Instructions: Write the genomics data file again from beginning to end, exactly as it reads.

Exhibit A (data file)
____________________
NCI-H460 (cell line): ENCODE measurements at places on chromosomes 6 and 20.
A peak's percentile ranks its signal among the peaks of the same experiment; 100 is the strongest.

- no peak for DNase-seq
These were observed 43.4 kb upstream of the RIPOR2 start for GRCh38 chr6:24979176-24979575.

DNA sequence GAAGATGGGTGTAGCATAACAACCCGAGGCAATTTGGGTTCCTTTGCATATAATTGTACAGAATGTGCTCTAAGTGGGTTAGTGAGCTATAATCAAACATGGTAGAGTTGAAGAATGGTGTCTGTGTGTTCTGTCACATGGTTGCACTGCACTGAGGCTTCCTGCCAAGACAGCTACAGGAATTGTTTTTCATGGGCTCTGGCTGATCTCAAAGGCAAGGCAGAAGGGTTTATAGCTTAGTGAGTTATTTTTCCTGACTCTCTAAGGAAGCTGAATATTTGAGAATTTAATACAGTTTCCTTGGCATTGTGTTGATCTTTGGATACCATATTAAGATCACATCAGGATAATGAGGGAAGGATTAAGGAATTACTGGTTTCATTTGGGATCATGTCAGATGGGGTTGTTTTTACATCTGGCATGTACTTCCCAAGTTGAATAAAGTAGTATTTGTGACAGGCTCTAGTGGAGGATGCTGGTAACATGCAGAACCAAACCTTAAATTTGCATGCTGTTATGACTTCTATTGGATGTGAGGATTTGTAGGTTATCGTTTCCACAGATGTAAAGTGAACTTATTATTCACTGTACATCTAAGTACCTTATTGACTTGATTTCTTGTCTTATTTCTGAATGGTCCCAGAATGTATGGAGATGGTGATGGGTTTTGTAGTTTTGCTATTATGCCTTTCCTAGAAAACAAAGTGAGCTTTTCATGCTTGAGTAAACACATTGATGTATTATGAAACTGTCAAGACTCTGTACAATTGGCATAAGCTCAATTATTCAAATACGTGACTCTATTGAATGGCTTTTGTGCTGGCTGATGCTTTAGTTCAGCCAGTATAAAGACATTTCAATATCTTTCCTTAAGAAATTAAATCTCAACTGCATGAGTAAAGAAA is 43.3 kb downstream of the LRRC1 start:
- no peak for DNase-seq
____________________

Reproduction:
NCI-H460 (cell line): ENCODE measurements at places on chromosomes 6 and 20.
A peak's percentile ranks its signal among the peaks of the same experiment; 100 is the strongest.

- no peak for DNase-seq
These were observed 43.4 kb upstream of the RIPOR2 start for GRCh38 chr6:24979176-24979575.

DNA sequence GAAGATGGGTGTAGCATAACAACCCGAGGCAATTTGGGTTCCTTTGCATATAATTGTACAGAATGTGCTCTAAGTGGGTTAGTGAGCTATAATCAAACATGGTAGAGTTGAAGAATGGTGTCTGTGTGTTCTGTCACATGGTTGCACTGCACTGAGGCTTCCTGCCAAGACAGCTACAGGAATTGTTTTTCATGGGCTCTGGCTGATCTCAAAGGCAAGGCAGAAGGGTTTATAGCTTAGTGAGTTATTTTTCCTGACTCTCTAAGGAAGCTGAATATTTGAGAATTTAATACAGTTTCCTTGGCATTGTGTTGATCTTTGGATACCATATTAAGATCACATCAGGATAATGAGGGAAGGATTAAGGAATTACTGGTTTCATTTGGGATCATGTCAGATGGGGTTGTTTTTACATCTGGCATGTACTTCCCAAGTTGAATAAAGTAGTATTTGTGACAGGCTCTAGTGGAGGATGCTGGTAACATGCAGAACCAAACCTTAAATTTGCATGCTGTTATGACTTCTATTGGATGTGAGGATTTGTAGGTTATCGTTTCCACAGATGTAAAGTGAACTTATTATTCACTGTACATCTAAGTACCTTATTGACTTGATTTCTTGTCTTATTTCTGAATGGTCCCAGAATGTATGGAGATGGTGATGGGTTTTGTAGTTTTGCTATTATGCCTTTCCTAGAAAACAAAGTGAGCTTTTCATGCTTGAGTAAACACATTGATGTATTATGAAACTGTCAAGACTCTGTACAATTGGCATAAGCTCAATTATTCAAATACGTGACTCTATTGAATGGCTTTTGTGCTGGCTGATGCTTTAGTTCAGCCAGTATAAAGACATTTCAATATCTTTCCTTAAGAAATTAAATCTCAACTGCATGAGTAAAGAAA is 43.3 kb downstream of the LRRC1 start:
- no peak for DNase-seq